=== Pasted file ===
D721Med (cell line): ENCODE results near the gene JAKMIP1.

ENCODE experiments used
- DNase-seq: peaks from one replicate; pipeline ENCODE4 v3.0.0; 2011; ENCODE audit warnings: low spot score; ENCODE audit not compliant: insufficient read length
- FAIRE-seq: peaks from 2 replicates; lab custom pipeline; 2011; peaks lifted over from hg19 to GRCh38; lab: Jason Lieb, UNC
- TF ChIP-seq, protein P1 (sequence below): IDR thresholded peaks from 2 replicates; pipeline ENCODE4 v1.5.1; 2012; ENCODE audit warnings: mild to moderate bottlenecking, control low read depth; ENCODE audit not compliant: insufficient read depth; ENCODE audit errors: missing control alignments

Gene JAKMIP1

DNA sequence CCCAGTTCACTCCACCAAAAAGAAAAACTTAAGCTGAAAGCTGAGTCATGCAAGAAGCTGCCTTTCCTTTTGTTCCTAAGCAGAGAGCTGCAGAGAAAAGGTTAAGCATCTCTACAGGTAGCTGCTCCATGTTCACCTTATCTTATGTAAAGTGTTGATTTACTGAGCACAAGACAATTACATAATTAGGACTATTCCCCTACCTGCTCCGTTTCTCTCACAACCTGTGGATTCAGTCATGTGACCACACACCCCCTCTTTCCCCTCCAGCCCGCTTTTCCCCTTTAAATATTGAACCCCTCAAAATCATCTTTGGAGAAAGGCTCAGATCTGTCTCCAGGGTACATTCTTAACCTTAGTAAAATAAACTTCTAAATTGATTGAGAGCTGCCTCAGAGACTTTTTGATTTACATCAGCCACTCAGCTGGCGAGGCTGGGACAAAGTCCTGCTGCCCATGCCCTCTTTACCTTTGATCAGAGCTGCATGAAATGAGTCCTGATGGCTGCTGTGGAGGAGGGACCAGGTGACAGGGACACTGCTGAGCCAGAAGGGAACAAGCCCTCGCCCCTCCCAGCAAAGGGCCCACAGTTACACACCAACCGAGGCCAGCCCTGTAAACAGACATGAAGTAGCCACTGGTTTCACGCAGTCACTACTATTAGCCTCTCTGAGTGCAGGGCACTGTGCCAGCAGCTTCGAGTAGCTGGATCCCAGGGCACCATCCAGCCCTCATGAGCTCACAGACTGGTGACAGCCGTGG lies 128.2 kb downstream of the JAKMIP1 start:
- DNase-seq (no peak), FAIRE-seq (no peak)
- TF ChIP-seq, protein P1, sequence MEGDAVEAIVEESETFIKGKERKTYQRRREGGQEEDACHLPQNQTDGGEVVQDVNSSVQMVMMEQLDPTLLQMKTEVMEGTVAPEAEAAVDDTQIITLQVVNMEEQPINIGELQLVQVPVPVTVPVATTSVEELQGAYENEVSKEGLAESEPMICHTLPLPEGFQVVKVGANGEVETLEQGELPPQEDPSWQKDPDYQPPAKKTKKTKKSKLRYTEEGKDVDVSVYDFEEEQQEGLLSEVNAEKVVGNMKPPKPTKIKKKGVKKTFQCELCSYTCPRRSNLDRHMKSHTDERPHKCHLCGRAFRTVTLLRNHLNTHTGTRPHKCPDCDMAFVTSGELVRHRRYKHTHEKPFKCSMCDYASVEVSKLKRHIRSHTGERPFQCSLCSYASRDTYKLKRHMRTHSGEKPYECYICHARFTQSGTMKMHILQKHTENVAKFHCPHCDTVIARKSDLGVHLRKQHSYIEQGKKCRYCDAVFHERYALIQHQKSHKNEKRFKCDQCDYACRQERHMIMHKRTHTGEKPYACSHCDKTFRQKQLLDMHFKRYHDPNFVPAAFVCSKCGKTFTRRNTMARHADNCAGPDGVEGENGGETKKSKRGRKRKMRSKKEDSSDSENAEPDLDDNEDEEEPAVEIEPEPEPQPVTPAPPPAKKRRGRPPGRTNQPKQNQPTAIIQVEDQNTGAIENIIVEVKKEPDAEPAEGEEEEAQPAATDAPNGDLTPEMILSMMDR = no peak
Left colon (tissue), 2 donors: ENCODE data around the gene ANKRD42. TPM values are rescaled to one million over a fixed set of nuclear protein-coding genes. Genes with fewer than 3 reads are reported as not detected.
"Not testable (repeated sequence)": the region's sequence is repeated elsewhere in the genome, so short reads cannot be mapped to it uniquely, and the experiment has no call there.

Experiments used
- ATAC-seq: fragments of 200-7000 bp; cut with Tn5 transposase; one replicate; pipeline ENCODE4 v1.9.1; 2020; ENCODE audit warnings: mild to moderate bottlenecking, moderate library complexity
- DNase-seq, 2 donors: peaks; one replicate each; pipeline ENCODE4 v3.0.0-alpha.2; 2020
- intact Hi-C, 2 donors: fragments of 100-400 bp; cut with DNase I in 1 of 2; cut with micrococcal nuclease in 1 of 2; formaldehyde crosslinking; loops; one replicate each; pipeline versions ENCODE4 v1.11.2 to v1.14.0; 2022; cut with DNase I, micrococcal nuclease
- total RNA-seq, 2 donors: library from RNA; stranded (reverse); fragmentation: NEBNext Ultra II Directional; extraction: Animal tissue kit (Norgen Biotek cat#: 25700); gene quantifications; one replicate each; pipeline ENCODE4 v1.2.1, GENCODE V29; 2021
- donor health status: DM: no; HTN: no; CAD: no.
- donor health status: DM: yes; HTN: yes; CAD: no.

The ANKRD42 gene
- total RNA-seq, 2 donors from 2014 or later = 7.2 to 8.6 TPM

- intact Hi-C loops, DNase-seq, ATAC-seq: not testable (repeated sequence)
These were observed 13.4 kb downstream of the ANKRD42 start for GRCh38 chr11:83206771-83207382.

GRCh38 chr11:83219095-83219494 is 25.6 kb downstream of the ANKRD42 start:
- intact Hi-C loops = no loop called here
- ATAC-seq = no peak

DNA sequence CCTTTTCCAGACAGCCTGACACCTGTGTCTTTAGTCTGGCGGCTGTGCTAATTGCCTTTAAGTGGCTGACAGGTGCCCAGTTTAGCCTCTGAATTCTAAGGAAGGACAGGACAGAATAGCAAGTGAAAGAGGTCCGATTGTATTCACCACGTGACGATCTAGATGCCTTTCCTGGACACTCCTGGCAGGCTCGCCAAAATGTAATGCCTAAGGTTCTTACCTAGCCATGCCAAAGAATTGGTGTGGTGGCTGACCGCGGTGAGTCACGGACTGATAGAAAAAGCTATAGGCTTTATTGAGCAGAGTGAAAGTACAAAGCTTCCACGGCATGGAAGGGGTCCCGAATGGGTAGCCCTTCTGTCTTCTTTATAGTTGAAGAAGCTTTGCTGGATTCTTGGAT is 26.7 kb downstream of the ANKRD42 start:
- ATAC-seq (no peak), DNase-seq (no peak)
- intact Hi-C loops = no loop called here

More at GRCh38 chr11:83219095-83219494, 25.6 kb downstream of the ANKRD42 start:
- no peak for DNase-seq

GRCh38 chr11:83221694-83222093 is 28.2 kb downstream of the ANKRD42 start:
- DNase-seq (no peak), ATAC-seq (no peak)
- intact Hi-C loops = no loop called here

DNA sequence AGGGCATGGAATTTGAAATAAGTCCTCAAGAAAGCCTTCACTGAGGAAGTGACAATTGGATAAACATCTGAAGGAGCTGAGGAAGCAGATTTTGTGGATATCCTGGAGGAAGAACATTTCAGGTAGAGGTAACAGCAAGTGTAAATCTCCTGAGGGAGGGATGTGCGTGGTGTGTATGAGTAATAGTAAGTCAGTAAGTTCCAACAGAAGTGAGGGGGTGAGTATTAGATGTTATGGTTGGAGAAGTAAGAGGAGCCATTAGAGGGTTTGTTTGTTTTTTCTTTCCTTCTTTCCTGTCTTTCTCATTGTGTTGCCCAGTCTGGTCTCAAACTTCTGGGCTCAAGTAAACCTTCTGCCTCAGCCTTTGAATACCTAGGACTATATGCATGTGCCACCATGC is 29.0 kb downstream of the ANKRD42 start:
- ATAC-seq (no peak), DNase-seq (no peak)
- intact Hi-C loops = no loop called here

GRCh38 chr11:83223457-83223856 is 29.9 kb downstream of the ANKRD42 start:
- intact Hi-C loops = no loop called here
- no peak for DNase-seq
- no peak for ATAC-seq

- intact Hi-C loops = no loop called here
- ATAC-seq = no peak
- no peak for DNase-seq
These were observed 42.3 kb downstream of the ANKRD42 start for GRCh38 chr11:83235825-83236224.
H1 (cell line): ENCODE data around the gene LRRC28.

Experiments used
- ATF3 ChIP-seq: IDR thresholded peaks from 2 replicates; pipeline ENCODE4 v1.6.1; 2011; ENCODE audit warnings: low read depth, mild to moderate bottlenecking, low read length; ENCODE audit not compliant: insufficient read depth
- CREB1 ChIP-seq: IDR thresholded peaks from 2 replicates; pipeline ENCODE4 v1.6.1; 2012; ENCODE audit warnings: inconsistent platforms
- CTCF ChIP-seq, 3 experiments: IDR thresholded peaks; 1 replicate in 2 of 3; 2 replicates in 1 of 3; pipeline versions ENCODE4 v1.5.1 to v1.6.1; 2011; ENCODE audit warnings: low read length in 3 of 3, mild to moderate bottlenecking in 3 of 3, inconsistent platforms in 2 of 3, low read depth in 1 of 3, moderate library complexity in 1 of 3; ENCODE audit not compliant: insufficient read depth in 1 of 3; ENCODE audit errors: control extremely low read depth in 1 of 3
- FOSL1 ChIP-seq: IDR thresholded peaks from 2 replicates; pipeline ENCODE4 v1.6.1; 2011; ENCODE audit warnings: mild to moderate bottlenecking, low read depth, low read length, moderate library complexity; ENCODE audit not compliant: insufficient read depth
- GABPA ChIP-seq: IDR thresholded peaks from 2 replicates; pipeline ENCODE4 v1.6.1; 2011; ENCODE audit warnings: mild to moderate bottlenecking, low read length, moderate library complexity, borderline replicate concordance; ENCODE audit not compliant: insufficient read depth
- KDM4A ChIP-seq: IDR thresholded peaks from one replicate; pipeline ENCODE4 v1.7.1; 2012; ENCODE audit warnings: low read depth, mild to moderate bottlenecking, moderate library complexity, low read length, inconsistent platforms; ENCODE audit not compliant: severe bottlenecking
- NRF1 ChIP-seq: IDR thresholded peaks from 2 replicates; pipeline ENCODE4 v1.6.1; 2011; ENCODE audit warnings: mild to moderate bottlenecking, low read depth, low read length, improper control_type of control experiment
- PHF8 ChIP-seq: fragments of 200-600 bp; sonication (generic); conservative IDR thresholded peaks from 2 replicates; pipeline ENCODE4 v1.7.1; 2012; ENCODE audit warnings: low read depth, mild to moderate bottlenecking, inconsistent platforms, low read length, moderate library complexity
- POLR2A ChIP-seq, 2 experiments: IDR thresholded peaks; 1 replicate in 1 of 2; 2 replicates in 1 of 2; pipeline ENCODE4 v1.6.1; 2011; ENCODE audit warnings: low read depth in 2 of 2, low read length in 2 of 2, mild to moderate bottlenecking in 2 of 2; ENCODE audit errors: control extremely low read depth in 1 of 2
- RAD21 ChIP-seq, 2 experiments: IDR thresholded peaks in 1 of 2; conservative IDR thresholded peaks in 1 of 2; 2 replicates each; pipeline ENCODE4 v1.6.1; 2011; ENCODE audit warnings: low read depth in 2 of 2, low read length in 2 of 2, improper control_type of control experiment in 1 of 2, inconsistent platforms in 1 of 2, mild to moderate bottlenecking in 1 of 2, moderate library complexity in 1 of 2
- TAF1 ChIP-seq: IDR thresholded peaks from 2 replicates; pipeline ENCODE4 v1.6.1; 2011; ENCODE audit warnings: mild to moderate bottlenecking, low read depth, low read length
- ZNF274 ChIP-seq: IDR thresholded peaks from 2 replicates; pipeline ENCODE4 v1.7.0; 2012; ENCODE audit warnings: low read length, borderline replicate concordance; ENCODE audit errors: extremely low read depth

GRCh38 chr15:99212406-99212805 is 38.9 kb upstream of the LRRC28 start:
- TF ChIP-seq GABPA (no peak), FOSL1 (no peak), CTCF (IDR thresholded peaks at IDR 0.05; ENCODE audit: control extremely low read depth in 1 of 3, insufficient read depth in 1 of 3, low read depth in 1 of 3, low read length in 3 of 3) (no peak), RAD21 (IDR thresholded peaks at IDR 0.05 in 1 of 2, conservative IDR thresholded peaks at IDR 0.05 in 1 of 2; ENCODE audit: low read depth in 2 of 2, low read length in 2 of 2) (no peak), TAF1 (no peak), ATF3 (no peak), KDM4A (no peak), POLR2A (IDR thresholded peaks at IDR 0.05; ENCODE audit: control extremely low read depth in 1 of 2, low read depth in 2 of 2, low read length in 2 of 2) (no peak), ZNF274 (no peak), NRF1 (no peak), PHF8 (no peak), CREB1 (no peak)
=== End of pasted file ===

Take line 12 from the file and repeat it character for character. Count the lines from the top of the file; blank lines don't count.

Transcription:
Experiments used